China’s FAST Telescope Could Detect Self-Replicating Alien Probes

One of the most challenging questions to answer when confronting the Fermi Paradox is why exponentially scaling technologies haven’t taken over the universe by now.  Commonly known as von Neumann probes, the idea of a self-replicating swarm of extraterrestrial robots has been a staple of science fiction for decades.  But so far, there has never been any evidence of their existence outside the realm of fiction.  That might be because we haven’t spent a lot of time looking for them – and that could potentially change with the new Five-hundred-meter Aperture Spherical Radio Telescope (FAST).  According to some recent calculations, the massive new observational platform might be able to detect swarms of von Neumann probes relatively far away from the sun.

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Astronomers Will Be Able to Use the World’s Biggest Radio Telescope to Search for Signals from Extraterrestrial Civilizations

Image of the FAST telescope in China
Image of the FAST Telescope in China

Back in April, we reported on how a collaboration between the Chinese Academy of Sciences, the Breakthrough Listen Initiative, and the SETI Institute planned to use the new Five-hundred-meter Aperture radio Telescope (FAST) to search for signs of extraterrestrial life.  We now caught up with another of the project scientists to flesh out some more details of their observational plans and what observations they hope to make in the future.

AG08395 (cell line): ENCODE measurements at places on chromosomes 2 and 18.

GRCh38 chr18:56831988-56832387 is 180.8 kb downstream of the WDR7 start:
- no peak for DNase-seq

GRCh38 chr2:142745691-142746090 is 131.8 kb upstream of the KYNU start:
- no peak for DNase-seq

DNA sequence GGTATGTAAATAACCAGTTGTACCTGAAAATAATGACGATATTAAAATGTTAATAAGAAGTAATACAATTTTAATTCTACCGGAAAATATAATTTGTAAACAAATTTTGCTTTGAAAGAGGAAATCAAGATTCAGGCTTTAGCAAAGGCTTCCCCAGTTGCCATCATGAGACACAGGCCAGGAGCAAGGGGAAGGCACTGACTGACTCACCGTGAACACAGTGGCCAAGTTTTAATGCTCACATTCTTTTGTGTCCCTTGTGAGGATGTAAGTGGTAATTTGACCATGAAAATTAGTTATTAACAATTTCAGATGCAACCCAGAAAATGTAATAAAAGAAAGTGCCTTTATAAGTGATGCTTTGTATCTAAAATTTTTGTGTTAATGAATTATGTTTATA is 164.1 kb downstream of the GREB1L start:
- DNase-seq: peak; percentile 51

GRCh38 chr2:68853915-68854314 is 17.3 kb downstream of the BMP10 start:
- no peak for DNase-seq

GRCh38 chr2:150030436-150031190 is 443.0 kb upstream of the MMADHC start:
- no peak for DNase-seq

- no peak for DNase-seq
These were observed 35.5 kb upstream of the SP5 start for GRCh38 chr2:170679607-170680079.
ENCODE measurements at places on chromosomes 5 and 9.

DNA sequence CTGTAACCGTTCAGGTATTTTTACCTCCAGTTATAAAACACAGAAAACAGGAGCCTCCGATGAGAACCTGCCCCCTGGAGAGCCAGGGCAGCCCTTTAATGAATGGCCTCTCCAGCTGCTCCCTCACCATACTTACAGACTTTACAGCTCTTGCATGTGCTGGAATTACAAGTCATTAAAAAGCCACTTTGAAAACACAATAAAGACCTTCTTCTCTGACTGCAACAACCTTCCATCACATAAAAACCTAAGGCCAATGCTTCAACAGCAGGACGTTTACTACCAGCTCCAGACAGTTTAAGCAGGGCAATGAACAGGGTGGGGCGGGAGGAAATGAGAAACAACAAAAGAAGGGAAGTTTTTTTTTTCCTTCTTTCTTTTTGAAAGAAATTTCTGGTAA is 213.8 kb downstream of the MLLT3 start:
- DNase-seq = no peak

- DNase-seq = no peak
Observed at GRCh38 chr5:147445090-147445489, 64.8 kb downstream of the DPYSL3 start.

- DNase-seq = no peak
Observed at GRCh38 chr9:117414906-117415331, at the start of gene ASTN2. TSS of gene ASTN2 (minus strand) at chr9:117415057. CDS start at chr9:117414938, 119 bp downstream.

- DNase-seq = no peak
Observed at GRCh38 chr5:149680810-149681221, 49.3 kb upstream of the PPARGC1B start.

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How the World’s Biggest Radio Telescope Could be Used to Search for Aliens

The Five-hundred-metre Aperture Spherical Telescope (FAST) has just finished construction in the southwestern province of Guizhou. Credit: FAST

In 2016, China’s Five-hundred-meter Aperture Spherical radio Telescope – the largest single-aperture radio telescope in the world – gathered its first light. Since then, the telescope has undergone extensive testing and commissioning and officially went online in Jan of 2020. In all that time, it has also been responsible for multiple discoveries, including close to one hundred new pulsars.

According to a recent study by an international team of scientists and led by the Chinese Academy of Sciences (CAS) suggests that FAST might have another use as well: the search for extraterrestrial intelligence (SETI)! Building on their collaboration with the non-profit science organization Breakthrough Initiatives, the authors of the study highlight the ways in which FAST could allow for some novel SETI observations.

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China’s 500-Meter FAST Radio Telescope is Now Operational

The Five-hundred-metre Aperture Spherical Telescope (FAST) has just finished construction in the southwestern province of Guizhou. Credit: FAST

The world’s largest and most sensitive radio telescope is officially open for business according to Xinhua, China’s official state-run media. The FAST Radio Telescope saw fist light in 2016 but has been undergoing testing and commissioning since then. FAST stands for Five-hundred meter Aperture Spherical Telescope.

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China’s FAST Telescope, the World’s Largest Single Radio Dish Telescope, is Now Fully Operational

The Five-hundred-metre Aperture Spherical Telescope (FAST) has just finished construction in the southwestern province of Guizhou. Credit: FAST

After years of construction, China’s new radio telescope is in action. The telescope, called FAST (Five-hundred-meter Aperture Spherical Radio Telescope) has double the collecting power of the Arecibo Observatory in Puerto Rico, which has a 305 meter dish. Until now, Arecibo was the world’s largest radio dish of its type.

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